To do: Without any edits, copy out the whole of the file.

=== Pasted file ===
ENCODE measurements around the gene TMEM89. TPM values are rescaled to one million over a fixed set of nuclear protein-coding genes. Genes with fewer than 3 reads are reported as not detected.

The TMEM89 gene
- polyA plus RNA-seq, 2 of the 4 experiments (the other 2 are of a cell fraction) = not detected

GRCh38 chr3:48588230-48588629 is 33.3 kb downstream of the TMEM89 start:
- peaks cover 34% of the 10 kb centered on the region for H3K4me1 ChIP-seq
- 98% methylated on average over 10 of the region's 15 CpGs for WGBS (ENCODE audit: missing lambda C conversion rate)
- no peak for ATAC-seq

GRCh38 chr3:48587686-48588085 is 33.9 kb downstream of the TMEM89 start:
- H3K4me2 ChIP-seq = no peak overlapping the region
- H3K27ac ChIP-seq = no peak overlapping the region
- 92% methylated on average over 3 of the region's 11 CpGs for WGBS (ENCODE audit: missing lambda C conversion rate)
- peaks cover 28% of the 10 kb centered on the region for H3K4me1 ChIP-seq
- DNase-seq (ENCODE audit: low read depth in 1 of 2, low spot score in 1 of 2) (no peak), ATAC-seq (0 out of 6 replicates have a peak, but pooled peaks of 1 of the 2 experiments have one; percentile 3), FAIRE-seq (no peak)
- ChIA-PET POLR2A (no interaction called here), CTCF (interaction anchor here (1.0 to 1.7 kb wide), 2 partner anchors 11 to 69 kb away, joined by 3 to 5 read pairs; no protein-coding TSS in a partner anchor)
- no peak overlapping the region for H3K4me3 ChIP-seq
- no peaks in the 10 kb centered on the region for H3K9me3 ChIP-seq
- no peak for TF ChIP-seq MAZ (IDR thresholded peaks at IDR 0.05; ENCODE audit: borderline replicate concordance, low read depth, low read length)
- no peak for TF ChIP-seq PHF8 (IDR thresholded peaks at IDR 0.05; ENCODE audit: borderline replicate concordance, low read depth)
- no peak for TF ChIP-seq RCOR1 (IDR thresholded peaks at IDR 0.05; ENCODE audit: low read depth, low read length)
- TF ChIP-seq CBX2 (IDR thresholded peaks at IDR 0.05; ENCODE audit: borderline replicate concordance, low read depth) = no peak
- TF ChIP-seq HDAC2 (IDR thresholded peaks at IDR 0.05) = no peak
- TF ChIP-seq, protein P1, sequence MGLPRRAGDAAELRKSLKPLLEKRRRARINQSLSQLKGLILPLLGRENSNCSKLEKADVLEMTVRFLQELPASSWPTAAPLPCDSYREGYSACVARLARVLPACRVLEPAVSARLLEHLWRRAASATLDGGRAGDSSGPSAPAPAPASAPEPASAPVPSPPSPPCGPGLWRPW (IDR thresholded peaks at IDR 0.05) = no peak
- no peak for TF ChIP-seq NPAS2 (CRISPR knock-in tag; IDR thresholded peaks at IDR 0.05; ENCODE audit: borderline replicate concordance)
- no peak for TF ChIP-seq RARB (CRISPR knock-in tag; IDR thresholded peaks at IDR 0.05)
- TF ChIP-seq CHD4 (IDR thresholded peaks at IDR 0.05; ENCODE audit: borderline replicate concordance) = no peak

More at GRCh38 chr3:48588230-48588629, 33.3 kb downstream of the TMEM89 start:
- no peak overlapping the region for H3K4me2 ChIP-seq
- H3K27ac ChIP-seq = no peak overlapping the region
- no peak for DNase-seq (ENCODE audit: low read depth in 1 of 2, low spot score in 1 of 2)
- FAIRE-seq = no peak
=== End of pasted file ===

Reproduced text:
ENCODE measurements around the gene TMEM89. TPM values are rescaled to one million over a fixed set of nuclear protein-coding genes. Genes with fewer than 3 reads are reported as not detected.

The TMEM89 gene
- polyA plus RNA-seq, 2 of the 4 experiments (the other 2 are of a cell fraction) = not detected

GRCh38 chr3:48588230-48588629 is 33.3 kb downstream of the TMEM89 start:
- peaks cover 34% of the 10 kb centered on the region for H3K4me1 ChIP-seq
- 98% methylated on average over 10 of the region's 15 CpGs for WGBS (ENCODE audit: missing lambda C conversion rate)
- no peak for ATAC-seq

GRCh38 chr3:48587686-48588085 is 33.9 kb downstream of the TMEM89 start:
- H3K4me2 ChIP-seq = no peak overlapping the region
- H3K27ac ChIP-seq = no peak overlapping the region
- 92% methylated on average over 3 of the region's 11 CpGs for WGBS (ENCODE audit: missing lambda C conversion rate)
- peaks cover 28% of the 10 kb centered on the region for H3K4me1 ChIP-seq
- DNase-seq (ENCODE audit: low read depth in 1 of 2, low spot score in 1 of 2) (no peak), ATAC-seq (0 out of 6 replicates have a peak, but pooled peaks of 1 of the 2 experiments have one; percentile 3), FAIRE-seq (no peak)
- ChIA-PET POLR2A (no interaction called here), CTCF (interaction anchor here (1.0 to 1.7 kb wide), 2 partner anchors 11 to 69 kb away, joined by 3 to 5 read pairs; no protein-coding TSS in a partner anchor)
- no peak overlapping the region for H3K4me3 ChIP-seq
- no peaks in the 10 kb centered on the region for H3K9me3 ChIP-seq
- no peak for TF ChIP-seq MAZ (IDR thresholded peaks at IDR 0.05; ENCODE audit: borderline replicate concordance, low read depth, low read length)
- no peak for TF ChIP-seq PHF8 (IDR thresholded peaks at IDR 0.05; ENCODE audit: borderline replicate concordance, low read depth)
- no peak for TF ChIP-seq RCOR1 (IDR thresholded peaks at IDR 0.05; ENCODE audit: low read depth, low read length)
- TF ChIP-seq CBX2 (IDR thresholded peaks at IDR 0.05; ENCODE audit: borderline replicate concordance, low read depth) = no peak
- TF ChIP-seq HDAC2 (IDR thresholded peaks at IDR 0.05) = no peak
- TF ChIP-seq, protein P1, sequence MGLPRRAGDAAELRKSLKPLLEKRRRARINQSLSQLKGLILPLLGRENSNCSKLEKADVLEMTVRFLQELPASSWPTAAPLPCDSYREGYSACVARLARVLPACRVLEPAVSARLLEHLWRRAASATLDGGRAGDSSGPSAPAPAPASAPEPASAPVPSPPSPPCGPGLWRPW (IDR thresholded peaks at IDR 0.05) = no peak
- no peak for TF ChIP-seq NPAS2 (CRISPR knock-in tag; IDR thresholded peaks at IDR 0.05; ENCODE audit: borderline replicate concordance)
- no peak for TF ChIP-seq RARB (CRISPR knock-in tag; IDR thresholded peaks at IDR 0.05)
- TF ChIP-seq CHD4 (IDR thresholded peaks at IDR 0.05; ENCODE audit: borderline replicate concordance) = no peak

More at GRCh38 chr3:48588230-48588629, 33.3 kb downstream of the TMEM89 start:
- no peak overlapping the region for H3K4me2 ChIP-seq
- H3K27ac ChIP-seq = no peak overlapping the region
- no peak for DNase-seq (ENCODE audit: low read depth in 1 of 2, low spot score in 1 of 2)
- FAIRE-seq = no peak